I decided to start a project for the wrong reason. It’s because of this reason that I ended up giving up said project for the short term.
I thought I had it all figured out. I carved out time on my calendar, I made plans, I had an idea…
Turns out, the measurement for success in this project was grossly incorrect, and I realized it a couple days ago when I picked up Steven Pressfield’s Turning Pro. I never finished the book, so I felt it was appropriate to continue.
I came across this passage and it really hit home surrounding this project:
The real utility of money is its convenience as a medium of exchange. If you and I have a goat in Smyrna, we don’t have to carry the poor beast in our arms all the way to Aleppo to trade it for a carpet. We can sell the goat in Smyrna, stash a silver dairy in our pocket, then take the dairy to Aleppo to buy the carpet.
But when we’re addicted to money, we become hooked on the metaphor.
Is money how we keep score? Is it magic? Is wealth a currency that opens doors, realizes possibilities, produces transcendence?
– Turning Pro
In my case… it was.
I thought I could craft this project and end up getting rich quick. I’ve seen enough documentaries on how that’s never the case but yet I thought otherwise. When my project started, I got a huge influx of traffic to it and I thought it was going to be smooth sailing.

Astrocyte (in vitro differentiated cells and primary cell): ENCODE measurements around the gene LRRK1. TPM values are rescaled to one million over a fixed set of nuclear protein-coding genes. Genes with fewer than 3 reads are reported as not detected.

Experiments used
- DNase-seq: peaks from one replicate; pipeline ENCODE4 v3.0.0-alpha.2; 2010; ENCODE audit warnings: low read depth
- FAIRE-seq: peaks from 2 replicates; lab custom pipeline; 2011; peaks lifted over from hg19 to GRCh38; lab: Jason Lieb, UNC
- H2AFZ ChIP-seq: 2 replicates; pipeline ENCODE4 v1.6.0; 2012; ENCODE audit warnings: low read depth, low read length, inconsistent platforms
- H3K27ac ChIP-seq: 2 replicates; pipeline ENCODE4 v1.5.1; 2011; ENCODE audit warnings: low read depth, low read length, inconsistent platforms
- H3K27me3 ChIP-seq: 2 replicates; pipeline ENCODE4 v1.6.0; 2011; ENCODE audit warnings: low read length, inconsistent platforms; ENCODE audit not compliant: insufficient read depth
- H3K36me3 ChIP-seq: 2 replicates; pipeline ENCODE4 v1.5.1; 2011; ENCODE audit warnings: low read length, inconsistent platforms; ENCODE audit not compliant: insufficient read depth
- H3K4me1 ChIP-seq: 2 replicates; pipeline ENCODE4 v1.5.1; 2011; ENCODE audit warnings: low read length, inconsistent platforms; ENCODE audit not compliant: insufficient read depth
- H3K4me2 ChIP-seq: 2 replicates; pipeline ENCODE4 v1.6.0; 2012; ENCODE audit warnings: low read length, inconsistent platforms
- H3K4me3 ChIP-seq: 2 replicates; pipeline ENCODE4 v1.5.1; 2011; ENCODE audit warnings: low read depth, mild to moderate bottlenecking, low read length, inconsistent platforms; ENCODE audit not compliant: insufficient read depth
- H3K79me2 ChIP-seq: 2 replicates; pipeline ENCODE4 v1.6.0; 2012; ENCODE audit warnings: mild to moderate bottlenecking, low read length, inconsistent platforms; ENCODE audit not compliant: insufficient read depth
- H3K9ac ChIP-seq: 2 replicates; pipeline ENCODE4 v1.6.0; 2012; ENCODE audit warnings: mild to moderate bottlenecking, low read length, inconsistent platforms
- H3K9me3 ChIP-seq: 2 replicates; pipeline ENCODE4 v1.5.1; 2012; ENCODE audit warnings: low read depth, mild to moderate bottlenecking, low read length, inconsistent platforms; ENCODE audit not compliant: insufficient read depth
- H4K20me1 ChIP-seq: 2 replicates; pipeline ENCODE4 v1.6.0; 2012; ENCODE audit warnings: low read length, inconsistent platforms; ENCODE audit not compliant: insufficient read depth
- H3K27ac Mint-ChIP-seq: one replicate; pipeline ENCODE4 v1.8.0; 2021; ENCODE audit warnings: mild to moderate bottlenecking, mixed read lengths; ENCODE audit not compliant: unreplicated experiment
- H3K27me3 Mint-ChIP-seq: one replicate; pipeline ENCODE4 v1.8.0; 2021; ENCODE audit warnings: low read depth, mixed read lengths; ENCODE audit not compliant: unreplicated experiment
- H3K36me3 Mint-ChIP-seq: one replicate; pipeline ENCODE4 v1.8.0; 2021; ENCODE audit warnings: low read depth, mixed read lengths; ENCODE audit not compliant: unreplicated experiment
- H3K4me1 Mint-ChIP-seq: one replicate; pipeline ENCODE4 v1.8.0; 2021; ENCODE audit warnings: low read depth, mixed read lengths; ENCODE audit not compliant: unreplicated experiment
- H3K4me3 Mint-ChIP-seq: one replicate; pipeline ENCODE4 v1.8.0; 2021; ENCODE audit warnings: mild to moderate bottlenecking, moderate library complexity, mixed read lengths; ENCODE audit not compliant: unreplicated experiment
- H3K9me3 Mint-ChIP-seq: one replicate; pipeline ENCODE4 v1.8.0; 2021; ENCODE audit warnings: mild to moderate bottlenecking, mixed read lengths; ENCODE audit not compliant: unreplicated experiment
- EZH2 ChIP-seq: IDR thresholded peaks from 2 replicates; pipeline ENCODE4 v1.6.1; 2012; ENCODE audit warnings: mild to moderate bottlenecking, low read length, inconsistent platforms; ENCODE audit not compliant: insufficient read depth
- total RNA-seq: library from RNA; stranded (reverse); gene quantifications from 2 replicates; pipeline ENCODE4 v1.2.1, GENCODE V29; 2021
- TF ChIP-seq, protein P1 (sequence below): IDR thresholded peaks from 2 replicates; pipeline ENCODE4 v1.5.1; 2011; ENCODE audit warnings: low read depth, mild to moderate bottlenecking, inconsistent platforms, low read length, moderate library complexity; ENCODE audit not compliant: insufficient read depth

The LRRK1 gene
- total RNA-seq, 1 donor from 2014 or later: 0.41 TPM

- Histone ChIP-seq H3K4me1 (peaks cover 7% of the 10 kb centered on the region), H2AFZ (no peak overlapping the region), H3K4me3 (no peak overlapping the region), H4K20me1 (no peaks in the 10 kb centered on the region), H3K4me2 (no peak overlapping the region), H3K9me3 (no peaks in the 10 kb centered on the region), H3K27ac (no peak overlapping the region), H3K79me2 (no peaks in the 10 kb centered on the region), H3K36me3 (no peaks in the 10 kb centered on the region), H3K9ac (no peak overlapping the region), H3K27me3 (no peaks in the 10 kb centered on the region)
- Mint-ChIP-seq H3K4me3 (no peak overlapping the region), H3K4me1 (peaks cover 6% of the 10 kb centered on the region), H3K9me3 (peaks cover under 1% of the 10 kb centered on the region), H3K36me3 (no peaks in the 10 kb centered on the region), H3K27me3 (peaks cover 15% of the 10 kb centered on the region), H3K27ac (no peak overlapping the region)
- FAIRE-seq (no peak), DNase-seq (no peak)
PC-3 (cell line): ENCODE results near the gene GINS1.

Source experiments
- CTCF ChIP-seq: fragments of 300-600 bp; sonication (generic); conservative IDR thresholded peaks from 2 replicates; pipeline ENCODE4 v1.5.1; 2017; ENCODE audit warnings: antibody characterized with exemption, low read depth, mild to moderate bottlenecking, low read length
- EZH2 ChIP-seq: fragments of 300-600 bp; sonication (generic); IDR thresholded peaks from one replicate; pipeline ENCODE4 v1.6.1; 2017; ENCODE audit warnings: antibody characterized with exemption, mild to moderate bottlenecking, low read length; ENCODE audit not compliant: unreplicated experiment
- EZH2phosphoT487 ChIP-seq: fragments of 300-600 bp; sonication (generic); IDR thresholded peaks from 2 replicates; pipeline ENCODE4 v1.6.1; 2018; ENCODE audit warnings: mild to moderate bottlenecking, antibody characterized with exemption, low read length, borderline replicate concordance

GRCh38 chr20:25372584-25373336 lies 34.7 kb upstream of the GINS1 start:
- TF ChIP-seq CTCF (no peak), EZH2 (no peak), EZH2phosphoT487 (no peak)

Then the traffic died off, and everyone left. Not a sole gave a damn. I was hoping they’d throw their digital selves at me in the form of coming back or contributing, but they didn’t.
I wanted to make money off this project. I wanted it to become a full-time thing. I didn’t think about the other battle I was waging that would ultimately affect this one.
Losing sight of what’s most important in any project is common and while sometimes it’s recoverable, other times, there’s no way to go but to the bitter end.
I canceled my subscriptions to all the things necessary to keep it running. It’ll die in a few days, and that’s OK by me. It shouldn’t have ever lived. I wasn’t ready for it and I made a Frankenstein.
Such is life.
Learning experiences can be tough sometimes, but when you’re keeping score for all the wrong reasons, it’s bound to happen… and it should. It keeps reality in play.
So instead, I’m focusing on what’s most important and fulfilling for me. I need to keep my head in as few places as possible, while still getting enough stimulation to keep myself fresh and mentally alive.
Too many outlets can lead to burn out, even if all said outlets are appealing. Sometimes, going back to the basics is exactly what the doctor ordered.